"when we study ancient cultures our task is not to judge but to understand them.  To that end we must avoid measuring them with the moral yardstick of our own time, realizing that our own morals have no absolute value but are the result of certain historical developments in which we happen to be involved at the moment.  This is particularly necessary when we study the sex life of other civilizations.  Customs vary; the style of living changes.  to the superficial observer it may look as if the Greeks had been highly promiscuous, having intercourse with whoever happened to be around -- wife, slave girl, courtesan, boy, man -- but this was not at all the case.  Affections were at least as deep as they are today.  No Don Juan creates an art, literature, and philosophy as the Greeks have.  Human relations were broader and deeper, and there was less hypocrisy in matters of sex than in our present world." (2, page 222)
Somewhere along the line our moralistic views changed.  Perhaps men like Moses, who lived withing the Egyptian world, saw how difficult life was for children living amid these circumstances. It was men like him, thousands of years ago, who saw the value in creating a stable environment for children to mature in.  

Perhaps it's for this reason that homosexuality and prostitution were frowned upon, as well as extramarital affairs, sex with young boys and girls, multiple marriages, etc.  Perhaps I'm safe in making this speculation because the Bible in itself is a book of virtues, values, morals, family unity, discipline, individualism, capitalism, etc.  

So when people today talk about making homosexuality, abortion, sodomy, and the like normal parts of our life, or acceptable, they are in a sense trying to take the morals of mankind full circle, back to the way they were during ancient Greek and Egyptian times.  

I doubt that most of these people know this.  I doubt they think of the consequences of this change that they are calling for.  However, it's hard to argue with them when as Americans, as people who live in a free world, we preach the importance of freedom, personal choice, and accountability. 

People should have the right to live the way they choose, whether that be by their environmental choice or natural calling.  If such a choice has a consequence on their children, family life, or on society as a whole, it is their choice not the choice of government.  Such may be the case, or argument, by those who call for gay marriage or the right to abortion (choice).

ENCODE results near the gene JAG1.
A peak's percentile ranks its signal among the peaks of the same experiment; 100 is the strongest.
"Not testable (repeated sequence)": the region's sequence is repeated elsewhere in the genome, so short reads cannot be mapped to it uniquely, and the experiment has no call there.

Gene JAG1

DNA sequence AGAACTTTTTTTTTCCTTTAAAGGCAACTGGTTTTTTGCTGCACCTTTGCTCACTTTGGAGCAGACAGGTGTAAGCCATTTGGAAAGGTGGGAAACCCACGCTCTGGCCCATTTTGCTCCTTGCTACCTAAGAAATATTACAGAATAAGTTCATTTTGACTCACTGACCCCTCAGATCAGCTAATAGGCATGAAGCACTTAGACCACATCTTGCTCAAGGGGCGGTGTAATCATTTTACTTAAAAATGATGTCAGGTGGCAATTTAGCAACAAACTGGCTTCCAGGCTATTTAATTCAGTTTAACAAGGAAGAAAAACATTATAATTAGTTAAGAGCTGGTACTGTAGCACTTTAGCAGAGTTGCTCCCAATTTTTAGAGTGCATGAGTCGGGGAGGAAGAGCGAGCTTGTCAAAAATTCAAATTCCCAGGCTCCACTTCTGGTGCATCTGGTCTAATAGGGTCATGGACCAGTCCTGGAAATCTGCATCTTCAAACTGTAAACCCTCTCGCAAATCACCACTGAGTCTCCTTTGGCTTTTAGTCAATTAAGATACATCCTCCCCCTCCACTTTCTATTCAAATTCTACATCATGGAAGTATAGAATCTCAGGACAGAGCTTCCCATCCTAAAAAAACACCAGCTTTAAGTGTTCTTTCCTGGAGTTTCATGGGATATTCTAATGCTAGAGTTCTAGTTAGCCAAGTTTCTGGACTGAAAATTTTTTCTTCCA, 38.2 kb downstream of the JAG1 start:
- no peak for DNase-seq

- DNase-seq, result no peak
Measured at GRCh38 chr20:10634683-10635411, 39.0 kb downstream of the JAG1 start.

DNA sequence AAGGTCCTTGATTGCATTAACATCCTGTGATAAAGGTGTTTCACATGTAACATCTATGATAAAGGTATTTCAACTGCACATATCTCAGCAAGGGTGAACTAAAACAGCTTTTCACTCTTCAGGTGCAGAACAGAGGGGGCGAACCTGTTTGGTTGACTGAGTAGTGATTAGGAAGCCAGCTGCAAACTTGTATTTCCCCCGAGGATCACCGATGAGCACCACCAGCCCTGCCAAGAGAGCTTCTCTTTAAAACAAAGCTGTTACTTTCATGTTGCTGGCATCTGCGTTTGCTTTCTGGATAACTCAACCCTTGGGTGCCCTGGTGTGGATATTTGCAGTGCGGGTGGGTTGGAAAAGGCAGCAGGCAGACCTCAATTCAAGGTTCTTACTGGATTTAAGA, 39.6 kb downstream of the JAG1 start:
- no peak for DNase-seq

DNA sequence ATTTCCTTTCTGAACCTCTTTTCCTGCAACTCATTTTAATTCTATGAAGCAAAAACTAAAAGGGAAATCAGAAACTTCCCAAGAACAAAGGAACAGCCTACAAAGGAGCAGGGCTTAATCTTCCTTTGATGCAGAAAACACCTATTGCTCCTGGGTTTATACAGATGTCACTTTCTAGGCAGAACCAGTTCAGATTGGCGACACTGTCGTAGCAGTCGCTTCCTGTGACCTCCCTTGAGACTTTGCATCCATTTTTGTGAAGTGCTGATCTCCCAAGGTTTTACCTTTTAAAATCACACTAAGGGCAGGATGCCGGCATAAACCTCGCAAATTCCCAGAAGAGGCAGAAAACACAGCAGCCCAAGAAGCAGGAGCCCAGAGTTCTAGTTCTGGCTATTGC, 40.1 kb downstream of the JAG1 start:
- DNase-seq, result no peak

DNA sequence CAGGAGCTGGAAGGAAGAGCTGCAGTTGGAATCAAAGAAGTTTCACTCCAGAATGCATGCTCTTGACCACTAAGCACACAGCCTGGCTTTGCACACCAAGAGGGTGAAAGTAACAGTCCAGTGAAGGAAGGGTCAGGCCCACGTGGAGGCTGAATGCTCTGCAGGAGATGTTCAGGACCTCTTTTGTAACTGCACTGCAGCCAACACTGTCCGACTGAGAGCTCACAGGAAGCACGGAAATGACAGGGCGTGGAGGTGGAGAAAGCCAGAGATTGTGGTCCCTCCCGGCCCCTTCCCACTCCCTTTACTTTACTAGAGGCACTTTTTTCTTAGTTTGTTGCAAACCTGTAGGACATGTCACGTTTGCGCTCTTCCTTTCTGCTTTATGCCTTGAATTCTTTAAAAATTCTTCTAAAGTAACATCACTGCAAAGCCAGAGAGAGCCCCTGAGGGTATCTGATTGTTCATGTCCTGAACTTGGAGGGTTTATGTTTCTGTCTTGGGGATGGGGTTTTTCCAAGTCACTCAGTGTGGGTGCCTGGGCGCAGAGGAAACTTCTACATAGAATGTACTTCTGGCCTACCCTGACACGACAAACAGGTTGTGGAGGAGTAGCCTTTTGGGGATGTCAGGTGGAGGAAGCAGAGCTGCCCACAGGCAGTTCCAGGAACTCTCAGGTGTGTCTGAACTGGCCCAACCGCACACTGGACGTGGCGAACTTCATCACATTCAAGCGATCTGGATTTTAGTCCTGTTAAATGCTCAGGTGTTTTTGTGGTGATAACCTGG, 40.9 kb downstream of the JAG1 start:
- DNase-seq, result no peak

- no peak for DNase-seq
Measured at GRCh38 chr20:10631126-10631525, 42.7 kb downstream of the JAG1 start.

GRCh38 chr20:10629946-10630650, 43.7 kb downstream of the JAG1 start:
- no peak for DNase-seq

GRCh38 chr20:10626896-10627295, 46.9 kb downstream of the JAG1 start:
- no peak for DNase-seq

Yet it is the risks of such a promiscuous living, or choices, that have many in our society, mainly the religious among us (either Christians, Muslims or other).  It is the religious majority who wish to place restraints on society, and who yearn to encourage governments to make abortion, homosexuality, and other such activities abnormal.

Such values and virtues were recognized by the founding fathers.  Jefferson and Madison wrote letters at length discussing the importance of the government inculcating religion among the people. And hence is why we have religious words all over Washington, on our coins, and why Presidents said prayers and encouraged prayers in schools.  

The founding fathers new that the government could not afford a military or a police, and so they needed to do something to encourage people to be good.  The recognized this by studying ancient societies. 

So even those who did not believe in God decided that God was important.  People who believe in God also believe in the Devil and Hell.  People will try to be good to get to Heaven and to avoid the fires of Hell.  

Those who wish to change what the founding fathers created for America wish to go back to life as it was in Ancient Greece or Egypt or even Mesopotamia.  Yet now that we have studied our history, and wrote the truth about that history instead of telling children the history we want them to know about, we can understand both sides a little better. We must continue to strive for a happy medium.  

What do you think?

  1. Sigerist, Henry E, "A History of Medicine," volume I; Primitive and Archaic Medicine, second printing, 1955, New York, Oxford University Press, pages 240-241
  2. Sigerist, Henry E, "A History of Medicine," volume II: Early Greek, Hindu, and Persian Medicine, second printing, 1955, pages 219-221

No comments: